The Slatest

Ukrainians Stop Investigating Manafort After Trump Sells Them Missiles. A Win-Win for All Involved.

Petro Poroshenko and Donald Trump, seated in front of the fireplace in the Oval Office.
U.S. President Donald Trump meets with his Ukrainian counterpart, Petro Poroshenko, in the Oval Office at the White House on June 20.
Nicholas Kamm/Getty Images

The New York Times reports that the government of Ukraine has put the brakes on its investigation into former Trump campaign chairman Paul Manafort. Manafort allegedly received millions of dollars in cash through an “illegal off-the-books system” used by former President Viktor Yanukovych’s pro-Russian political party. Manafort’s Ukrainian activities were a major factor leading to his resignation from the campaign in 2016. Manafort is currently facing a wide array of federal criminal charges in both D.C. and Virginia.

Yanukovych fled Ukraine amid mass protests in 2014, and the new government has been investigating corruption in his administration, including the links to Manafort. The Ukrainian prosecutor investigating Manafort says he had reached out to special counsel Robert Mueller’s office in January with an offer to cooperate but that the offer is now moot, since his own investigation is on hold.

Ukraine’s decision to halt its Manafort investigation—the cases against Manafort are technically still open, but the government has ordered the prosecutor to refrain from issuing subpoenas or interviewing witnesses—came at a time when the U.S. was finalizing the sale of Javelin antitank missiles to Ukraine. The Ukrainians are surprisingly open about the connection between the decision and the importance of staying on Trump’s good side, with one legislative ally of President Petro Poroshenko telling the Times, “In every possible way, we will avoid irritating the top American officials. We shouldn’t spoil relations with the administration.”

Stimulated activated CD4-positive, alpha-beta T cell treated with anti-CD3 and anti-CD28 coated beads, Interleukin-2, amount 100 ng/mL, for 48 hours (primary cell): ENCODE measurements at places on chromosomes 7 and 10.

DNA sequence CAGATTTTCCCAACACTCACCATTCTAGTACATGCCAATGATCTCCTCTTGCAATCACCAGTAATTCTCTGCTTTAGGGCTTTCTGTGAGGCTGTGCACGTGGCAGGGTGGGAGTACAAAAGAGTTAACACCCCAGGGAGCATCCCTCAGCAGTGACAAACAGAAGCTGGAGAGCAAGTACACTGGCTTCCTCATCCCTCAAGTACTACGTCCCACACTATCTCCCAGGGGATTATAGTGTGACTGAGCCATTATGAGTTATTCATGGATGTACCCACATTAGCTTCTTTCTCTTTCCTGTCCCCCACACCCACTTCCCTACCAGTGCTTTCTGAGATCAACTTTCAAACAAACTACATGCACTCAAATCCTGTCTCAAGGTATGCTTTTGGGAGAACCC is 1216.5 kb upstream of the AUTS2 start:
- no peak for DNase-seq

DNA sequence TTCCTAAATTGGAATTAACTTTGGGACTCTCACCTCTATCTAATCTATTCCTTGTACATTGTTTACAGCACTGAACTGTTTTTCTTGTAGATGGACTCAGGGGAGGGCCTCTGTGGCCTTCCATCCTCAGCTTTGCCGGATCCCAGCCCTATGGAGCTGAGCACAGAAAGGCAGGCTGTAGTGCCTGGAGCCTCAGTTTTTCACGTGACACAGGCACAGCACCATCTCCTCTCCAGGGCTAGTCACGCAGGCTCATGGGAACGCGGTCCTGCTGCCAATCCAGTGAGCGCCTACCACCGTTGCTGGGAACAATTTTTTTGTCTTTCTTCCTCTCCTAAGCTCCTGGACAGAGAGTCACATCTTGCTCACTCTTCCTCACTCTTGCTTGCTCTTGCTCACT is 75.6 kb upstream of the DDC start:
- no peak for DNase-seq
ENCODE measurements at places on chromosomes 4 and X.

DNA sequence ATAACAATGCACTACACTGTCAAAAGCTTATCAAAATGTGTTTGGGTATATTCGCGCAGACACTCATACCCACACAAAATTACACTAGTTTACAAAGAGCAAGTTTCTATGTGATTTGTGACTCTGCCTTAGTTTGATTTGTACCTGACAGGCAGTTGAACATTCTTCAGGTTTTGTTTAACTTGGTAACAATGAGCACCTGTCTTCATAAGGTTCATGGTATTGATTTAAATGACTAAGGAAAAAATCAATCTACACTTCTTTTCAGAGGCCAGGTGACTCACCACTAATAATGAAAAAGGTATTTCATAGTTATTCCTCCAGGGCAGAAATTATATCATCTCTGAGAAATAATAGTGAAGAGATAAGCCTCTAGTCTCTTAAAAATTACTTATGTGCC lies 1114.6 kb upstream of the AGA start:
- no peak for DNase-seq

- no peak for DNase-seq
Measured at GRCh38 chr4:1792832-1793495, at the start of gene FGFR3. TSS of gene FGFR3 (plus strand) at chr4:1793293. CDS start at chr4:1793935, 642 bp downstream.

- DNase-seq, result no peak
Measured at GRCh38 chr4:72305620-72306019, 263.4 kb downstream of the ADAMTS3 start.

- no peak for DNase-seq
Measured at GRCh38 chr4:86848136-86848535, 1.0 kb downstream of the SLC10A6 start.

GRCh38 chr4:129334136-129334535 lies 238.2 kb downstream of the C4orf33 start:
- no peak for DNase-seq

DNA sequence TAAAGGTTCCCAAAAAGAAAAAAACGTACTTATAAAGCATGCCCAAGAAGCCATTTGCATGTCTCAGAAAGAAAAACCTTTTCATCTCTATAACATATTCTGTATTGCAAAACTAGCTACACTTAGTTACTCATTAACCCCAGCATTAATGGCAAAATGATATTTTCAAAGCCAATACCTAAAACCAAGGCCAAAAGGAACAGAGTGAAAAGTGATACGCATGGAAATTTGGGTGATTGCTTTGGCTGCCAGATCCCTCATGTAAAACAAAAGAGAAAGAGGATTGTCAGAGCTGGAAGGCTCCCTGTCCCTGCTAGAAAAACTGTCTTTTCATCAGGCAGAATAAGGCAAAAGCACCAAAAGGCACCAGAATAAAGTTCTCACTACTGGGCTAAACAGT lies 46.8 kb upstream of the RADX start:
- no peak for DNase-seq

The question of whether to arm the Ukrainian government in its ongoing fight against Russian-backed separatists in the country’s east has been a significant subplot of the Trump-Russia drama. Barack Obama refused, despite pressure from both Congress and his own National Security Council, to provide lethal weapons to Ukraine, fearing that it would just give Vladimir Putin pretext to escalate the conflict.

During the 2016 GOP convention, when Manafort was still running the Trump campaign, it was reported that the campaign had worked behind the scenes to remove language from the party platform calling for providing weapons to Ukraine—contradicting the near-unanimous stance of Republican foreign policy leaders.

Trump, not normally one to shy away from overturning a controversial Obama policy, remained reluctant to arm the Ukrainians. He eventually approved the sale of antitank missiles to Ukraine last December but delayed the decision for months and reportedly wasn’t happy about it. The Washington Post has reported that Secretary of Defense Jim Mattis, U.N. Ambassador Nikki Haley, and then–CIA Director Mike Pompeo lobbied for the sale, arguing that it would deter Russian aggression and that Ukraine could become a reliable customer for U.S. military hardware. Trump wanted the decision kept quiet and was reportedly furious when it leaked and was praised by Russia hawks like John McCain.

The Manafort story casts Trump’s reversal in a different light: The Ukrainian government is not just a potential weapons customer; it also eliminates a potentially damaging line of inquiry in the Russia investigation. There’s no evidence to confirm Ukraine’s helpful move directly caused Trump to change his mind on the weapons—this is, after all, something many leading national security figures wanted to do long before he became president. Similarly, it’s quite possible that Trump’s strong support for the Saudi-led blockade of Qatar last year had nothing to do with the Kushner family business being rejected for financing by the Qataris. It could be that China’s decision to approve trademarks for Ivanka Trump’s companies on the same day her father was having “great chemistry” with Xi Jinping at Mar-a-Lago was just a coincidence, and that the most powerful people in India are genuinely interested in Donald Trump Jr.’s geostrategic insights.

The problem is that with Trump and his family’s web of conflicts of interest and their legal vulnerabilities, it’s hard to take any of his foreign policy decisions—or foreign leaders’ actions toward him—at face value